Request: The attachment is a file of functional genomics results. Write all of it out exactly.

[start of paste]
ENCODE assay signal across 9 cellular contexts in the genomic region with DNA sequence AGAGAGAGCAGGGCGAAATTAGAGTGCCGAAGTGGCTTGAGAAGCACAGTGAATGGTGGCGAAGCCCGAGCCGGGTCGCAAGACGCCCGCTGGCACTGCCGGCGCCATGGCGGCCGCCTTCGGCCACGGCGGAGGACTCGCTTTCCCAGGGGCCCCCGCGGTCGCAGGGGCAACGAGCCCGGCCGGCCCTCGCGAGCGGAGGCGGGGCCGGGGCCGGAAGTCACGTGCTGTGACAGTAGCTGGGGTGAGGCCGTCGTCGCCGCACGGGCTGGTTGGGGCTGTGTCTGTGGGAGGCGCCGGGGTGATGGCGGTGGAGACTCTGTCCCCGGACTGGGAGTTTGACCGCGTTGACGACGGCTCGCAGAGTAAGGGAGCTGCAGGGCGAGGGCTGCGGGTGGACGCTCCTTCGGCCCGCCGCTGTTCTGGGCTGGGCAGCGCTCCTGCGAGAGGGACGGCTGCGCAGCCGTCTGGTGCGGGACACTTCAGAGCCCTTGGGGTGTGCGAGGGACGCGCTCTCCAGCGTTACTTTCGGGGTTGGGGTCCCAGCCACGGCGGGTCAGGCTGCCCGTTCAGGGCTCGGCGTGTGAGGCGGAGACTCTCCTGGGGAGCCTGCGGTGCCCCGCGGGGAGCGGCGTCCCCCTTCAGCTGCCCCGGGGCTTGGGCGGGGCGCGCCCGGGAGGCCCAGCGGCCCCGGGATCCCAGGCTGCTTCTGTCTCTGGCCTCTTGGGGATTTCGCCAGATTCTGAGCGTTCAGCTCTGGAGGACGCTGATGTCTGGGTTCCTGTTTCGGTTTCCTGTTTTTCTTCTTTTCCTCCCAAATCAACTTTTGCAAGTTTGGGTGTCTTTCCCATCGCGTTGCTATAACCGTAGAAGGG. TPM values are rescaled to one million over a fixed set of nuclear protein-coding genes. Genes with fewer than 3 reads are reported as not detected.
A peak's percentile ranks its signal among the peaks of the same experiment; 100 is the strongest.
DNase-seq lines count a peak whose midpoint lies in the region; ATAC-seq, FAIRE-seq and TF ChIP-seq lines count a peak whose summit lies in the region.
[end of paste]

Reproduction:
ENCODE assay signal across 9 cellular contexts in the genomic region with DNA sequence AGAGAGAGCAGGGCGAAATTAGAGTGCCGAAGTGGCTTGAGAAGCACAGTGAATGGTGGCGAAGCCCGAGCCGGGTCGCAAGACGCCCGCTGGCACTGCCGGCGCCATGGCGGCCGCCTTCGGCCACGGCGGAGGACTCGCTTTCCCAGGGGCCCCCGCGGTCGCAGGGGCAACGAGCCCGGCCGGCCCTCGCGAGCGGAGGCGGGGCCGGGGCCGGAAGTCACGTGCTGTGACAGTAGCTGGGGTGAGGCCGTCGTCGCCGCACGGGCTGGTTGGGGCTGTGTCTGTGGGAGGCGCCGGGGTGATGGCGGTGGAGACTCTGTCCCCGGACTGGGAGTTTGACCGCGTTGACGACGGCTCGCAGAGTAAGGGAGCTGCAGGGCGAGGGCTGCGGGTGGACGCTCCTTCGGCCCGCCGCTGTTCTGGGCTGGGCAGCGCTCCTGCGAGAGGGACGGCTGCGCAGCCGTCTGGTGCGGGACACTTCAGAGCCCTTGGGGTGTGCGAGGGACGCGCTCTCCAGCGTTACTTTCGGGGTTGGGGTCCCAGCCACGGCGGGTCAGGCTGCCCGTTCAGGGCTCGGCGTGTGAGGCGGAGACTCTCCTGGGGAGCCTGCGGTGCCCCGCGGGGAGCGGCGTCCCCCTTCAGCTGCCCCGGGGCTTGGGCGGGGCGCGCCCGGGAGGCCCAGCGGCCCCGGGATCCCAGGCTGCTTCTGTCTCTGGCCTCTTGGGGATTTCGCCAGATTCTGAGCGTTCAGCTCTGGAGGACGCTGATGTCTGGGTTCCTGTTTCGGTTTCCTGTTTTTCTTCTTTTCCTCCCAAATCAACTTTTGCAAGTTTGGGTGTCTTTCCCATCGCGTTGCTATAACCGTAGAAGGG. TPM values are rescaled to one million over a fixed set of nuclear protein-coding genes. Genes with fewer than 3 reads are reported as not detected.
A peak's percentile ranks its signal among the peaks of the same experiment; 100 is the strongest.
DNase-seq lines count a peak whose midpoint lies in the region; ATAC-seq, FAIRE-seq and TF ChIP-seq lines count a peak whose summit lies in the region.